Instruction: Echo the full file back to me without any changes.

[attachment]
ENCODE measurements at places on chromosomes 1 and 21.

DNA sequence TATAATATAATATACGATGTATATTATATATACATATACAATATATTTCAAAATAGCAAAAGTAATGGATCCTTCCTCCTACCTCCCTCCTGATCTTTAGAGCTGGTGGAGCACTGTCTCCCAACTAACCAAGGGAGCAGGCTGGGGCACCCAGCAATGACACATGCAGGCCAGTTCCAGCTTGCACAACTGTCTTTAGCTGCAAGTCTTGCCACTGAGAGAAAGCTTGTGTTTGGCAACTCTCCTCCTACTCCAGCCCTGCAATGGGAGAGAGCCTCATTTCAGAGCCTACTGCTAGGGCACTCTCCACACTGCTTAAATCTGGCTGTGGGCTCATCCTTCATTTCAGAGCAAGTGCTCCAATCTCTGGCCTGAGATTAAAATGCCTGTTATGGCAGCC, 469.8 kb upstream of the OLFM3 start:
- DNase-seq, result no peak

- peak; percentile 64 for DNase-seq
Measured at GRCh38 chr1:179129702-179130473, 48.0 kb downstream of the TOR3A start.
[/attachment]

ENCODE measurements at places on chromosomes 1 and 21.

DNA sequence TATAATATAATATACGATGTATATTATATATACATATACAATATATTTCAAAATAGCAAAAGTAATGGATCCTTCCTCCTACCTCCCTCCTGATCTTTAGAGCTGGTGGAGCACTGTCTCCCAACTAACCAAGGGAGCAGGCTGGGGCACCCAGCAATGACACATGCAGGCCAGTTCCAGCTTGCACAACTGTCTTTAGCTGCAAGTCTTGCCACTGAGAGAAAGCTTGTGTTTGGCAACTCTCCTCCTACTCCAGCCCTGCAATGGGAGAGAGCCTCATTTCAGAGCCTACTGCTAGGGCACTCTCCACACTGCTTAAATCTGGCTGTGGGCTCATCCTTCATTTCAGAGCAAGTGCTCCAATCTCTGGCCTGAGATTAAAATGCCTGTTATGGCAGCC, 469.8 kb upstream of the OLFM3 start:
- DNase-seq, result no peak

- peak; percentile 64 for DNase-seq
Measured at GRCh38 chr1:179129702-179130473, 48.0 kb downstream of the TOR3A start.